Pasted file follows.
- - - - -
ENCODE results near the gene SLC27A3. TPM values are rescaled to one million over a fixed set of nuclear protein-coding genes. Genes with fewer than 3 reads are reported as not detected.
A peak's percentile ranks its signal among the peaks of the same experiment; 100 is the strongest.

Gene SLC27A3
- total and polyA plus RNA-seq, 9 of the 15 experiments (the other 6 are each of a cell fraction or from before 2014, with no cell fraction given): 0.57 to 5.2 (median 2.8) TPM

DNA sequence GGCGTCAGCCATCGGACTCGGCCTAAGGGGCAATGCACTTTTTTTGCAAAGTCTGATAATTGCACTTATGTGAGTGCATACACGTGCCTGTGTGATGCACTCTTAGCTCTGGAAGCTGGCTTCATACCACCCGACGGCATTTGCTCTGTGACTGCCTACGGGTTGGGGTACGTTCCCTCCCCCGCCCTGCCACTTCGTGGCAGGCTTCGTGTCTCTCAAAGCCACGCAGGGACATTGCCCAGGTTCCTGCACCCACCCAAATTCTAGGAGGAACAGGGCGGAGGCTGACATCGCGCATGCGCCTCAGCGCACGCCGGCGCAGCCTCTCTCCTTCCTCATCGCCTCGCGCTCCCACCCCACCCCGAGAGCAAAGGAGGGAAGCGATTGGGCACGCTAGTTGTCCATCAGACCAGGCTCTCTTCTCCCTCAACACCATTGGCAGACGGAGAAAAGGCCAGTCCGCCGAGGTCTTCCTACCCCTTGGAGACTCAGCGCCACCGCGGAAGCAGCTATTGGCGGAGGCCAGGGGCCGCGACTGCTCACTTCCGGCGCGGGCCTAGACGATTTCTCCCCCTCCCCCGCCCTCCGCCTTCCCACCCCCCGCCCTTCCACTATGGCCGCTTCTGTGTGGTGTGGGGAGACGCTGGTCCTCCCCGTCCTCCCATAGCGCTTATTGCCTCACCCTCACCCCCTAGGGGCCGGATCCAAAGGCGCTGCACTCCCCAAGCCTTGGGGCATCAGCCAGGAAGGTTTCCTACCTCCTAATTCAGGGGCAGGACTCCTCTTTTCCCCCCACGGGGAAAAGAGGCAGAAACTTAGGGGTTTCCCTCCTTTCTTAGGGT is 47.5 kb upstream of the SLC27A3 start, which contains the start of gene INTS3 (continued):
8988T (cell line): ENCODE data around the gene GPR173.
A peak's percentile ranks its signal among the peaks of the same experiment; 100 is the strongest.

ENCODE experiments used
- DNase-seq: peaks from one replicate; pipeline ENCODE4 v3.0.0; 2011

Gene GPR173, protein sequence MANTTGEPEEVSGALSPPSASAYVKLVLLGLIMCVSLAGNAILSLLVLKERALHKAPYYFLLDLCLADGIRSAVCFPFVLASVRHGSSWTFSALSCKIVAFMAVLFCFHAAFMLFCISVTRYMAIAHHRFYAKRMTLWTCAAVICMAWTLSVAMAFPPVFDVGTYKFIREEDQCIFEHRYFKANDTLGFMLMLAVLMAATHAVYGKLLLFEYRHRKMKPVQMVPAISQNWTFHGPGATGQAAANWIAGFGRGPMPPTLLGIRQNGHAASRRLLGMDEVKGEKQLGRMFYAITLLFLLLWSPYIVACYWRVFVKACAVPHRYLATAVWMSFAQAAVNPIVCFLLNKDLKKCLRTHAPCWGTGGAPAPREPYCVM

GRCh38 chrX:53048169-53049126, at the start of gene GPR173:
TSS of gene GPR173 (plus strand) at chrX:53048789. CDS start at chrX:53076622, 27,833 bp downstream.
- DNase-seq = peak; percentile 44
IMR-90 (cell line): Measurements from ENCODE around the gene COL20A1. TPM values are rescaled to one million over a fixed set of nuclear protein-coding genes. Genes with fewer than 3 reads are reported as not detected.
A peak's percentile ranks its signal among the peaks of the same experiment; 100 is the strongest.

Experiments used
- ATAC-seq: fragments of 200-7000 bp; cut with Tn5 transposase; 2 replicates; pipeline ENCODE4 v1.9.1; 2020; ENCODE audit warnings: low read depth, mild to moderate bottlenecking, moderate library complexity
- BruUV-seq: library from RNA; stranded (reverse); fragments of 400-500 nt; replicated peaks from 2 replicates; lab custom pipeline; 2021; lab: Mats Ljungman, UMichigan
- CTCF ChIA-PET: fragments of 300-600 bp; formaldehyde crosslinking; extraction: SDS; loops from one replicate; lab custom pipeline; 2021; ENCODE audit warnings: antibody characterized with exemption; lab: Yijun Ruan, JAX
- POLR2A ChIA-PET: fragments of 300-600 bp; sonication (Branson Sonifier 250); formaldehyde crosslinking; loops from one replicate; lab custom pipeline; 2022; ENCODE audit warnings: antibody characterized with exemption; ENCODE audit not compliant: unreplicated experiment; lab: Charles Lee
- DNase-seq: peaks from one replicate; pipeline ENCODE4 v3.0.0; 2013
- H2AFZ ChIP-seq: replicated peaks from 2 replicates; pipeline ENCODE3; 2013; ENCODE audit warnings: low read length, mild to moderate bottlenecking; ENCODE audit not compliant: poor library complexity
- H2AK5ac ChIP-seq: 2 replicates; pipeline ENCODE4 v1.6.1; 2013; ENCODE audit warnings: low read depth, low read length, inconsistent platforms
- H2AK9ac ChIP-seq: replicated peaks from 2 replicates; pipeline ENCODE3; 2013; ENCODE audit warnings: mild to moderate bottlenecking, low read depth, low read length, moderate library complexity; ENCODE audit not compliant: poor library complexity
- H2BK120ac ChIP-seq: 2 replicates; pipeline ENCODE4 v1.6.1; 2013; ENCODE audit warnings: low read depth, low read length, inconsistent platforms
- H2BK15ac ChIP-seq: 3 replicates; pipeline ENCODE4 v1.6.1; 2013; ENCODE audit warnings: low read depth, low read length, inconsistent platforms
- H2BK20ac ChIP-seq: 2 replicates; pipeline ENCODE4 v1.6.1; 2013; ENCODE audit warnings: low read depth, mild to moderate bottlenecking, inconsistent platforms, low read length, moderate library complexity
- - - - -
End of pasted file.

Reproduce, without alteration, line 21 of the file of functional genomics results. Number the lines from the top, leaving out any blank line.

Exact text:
- DNase-seq: peaks from one replicate; pipeline ENCODE4 v3.0.0; 2013